Obviously, this is crappy for us because it's hours and hours of wasted time, which is frustrating and bad for the morale, and less money in the household. More importantly, though, what kind of system is this? People have no choice but to go through the A.N.P.E. and then it plays around with them so they feel like shit and it doesn't ever deliver so they don't find work, they continue to live off of government aid and everyone complains that taxes are too high. Not that there's any incentive for the A.N.P.E. workers to do their job well, since they're in for life unless they set the building on fire or kill someone. You can't fire people in France, remember. Why shouldn't some jerk sit in his cushy job, come back from his two-hour lunch break, not give Franck an information package and then shrug and say "oops" when he asks for an explanation? What difference does it make to him? But that's dirty capitalist talk and I should know better than to think that people should actually earn their money. Down with the CPE! Villepin sucks!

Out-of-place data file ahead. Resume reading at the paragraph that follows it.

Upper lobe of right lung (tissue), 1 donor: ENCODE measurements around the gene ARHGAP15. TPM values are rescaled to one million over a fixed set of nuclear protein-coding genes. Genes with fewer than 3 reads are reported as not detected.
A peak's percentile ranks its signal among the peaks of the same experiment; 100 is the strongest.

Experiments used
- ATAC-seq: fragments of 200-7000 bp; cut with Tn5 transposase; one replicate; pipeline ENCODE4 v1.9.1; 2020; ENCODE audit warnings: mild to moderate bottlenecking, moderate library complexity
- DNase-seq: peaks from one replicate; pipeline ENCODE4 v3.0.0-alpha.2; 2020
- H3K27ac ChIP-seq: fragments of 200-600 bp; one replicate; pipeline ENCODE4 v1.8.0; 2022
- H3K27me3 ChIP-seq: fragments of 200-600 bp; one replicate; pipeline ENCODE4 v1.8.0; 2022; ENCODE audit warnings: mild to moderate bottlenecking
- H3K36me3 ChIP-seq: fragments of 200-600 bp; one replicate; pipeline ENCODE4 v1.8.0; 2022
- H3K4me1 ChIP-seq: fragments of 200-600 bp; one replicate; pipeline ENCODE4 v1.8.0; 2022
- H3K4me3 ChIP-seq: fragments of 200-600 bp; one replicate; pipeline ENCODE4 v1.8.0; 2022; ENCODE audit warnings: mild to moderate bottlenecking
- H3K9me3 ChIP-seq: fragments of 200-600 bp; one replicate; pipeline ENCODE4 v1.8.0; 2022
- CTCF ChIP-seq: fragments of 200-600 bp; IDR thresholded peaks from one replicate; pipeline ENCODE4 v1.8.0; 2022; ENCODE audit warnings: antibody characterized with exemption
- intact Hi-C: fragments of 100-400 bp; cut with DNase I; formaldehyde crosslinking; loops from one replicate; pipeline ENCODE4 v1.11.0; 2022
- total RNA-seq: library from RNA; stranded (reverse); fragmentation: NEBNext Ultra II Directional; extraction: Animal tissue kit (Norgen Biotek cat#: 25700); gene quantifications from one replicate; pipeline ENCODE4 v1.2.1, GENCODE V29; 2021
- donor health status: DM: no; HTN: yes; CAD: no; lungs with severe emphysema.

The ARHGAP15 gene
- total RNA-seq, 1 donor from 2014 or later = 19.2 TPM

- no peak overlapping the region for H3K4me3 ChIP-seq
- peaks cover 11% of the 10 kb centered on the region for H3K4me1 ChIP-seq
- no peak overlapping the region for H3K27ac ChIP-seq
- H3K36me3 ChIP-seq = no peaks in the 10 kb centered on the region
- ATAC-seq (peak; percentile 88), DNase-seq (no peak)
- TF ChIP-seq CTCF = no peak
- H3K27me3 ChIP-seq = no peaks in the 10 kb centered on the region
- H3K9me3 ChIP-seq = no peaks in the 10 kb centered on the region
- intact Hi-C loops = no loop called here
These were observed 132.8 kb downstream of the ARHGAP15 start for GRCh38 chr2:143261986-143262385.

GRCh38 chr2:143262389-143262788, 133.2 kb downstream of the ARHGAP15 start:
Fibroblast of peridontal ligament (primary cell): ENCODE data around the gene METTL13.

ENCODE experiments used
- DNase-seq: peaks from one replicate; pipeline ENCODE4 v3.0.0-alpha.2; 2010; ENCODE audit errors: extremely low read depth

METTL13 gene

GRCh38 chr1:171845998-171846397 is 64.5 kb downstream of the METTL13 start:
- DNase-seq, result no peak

So they sent him on the trail of some horticulture-related jobs which we're vaguely hoping will pan out, but we aren't getting our hopes up. He'll probably have to do a training stint on water jug-filling, since they undoubtedly use different equipment here than in Guadeloupe and his diploma and years of work experience simply aren't compatible with the specialized "formation" offered by the Lyon's A.N.P.E. (And paid for by them as well, thus adding to Useless Government Expenses and further raising taxes -- opa!) We're thinking it's time for him to start selling drugs; he seems to look the part, as he's constantly approached by people looking for a quick fix, so getting customers would be rather effortless. He could cut the stuff with Creole spices that would keep them coming back for more and I could hook him up with the junior high crowd. There are glitches to work out, but we're looking into it.